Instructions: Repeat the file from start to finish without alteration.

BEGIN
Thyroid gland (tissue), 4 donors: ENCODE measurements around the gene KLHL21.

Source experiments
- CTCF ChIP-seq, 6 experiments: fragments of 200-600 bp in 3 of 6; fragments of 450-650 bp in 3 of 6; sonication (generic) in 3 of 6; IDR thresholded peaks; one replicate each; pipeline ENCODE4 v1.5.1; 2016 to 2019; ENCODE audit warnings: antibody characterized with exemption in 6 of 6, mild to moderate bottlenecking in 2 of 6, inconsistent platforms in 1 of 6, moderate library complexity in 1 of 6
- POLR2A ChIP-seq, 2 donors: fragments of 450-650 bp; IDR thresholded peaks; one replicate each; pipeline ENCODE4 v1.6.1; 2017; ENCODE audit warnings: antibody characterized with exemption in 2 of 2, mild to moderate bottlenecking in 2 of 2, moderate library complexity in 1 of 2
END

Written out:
Thyroid gland (tissue), 4 donors: ENCODE measurements around the gene KLHL21.

Source experiments
- CTCF ChIP-seq, 6 experiments: fragments of 200-600 bp in 3 of 6; fragments of 450-650 bp in 3 of 6; sonication (generic) in 3 of 6; IDR thresholded peaks; one replicate each; pipeline ENCODE4 v1.5.1; 2016 to 2019; ENCODE audit warnings: antibody characterized with exemption in 6 of 6, mild to moderate bottlenecking in 2 of 6, inconsistent platforms in 1 of 6, moderate library complexity in 1 of 6
- POLR2A ChIP-seq, 2 donors: fragments of 450-650 bp; IDR thresholded peaks; one replicate each; pipeline ENCODE4 v1.6.1; 2017; ENCODE audit warnings: antibody characterized with exemption in 2 of 2, mild to moderate bottlenecking in 2 of 2, moderate library complexity in 1 of 2